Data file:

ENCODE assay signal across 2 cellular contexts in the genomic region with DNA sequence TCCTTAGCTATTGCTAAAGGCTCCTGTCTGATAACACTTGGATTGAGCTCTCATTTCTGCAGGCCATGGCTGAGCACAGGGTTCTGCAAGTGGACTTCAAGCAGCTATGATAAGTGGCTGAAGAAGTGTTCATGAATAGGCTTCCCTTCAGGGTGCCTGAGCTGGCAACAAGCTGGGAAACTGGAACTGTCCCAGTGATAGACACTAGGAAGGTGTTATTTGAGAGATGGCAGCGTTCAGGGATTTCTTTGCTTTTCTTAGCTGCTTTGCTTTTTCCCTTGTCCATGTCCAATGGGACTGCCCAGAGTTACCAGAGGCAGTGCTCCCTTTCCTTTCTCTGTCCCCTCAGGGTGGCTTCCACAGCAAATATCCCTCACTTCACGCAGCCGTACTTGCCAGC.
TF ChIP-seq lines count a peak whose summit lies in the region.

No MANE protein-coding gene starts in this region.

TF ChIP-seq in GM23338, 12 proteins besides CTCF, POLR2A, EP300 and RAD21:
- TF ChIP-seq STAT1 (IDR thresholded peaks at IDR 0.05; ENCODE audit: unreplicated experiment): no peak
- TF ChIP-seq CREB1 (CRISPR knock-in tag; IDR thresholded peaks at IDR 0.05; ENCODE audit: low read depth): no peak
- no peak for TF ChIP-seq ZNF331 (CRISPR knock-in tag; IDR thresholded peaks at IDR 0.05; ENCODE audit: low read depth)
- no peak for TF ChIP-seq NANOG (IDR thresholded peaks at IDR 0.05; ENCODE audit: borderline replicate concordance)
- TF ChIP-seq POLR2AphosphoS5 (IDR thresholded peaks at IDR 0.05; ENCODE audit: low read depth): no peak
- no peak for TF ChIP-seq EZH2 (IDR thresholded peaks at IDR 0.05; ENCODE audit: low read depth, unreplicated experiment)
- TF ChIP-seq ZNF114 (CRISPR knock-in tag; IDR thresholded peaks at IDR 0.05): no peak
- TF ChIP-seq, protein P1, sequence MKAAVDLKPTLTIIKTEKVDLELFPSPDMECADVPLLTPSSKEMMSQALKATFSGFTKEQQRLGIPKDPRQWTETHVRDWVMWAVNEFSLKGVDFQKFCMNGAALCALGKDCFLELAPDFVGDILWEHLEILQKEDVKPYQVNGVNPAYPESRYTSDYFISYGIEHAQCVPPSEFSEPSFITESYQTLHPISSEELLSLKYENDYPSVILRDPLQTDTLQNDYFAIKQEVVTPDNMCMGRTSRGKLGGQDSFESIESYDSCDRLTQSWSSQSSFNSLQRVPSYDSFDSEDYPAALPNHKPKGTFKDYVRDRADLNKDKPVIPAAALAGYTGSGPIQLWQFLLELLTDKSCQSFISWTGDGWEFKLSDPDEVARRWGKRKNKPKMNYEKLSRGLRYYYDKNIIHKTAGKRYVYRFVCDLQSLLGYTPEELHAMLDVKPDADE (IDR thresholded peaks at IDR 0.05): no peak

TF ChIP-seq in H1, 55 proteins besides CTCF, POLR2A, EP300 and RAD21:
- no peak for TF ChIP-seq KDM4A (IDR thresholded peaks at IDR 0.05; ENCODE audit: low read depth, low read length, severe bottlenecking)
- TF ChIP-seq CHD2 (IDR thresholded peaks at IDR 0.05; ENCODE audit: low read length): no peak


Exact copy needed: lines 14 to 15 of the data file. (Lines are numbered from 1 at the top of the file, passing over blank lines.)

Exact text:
- no peak for TF ChIP-seq KDM4A (IDR thresholded peaks at IDR 0.05; ENCODE audit: low read depth, low read length, severe bottlenecking)
- TF ChIP-seq CHD2 (IDR thresholded peaks at IDR 0.05; ENCODE audit: low read length): no peak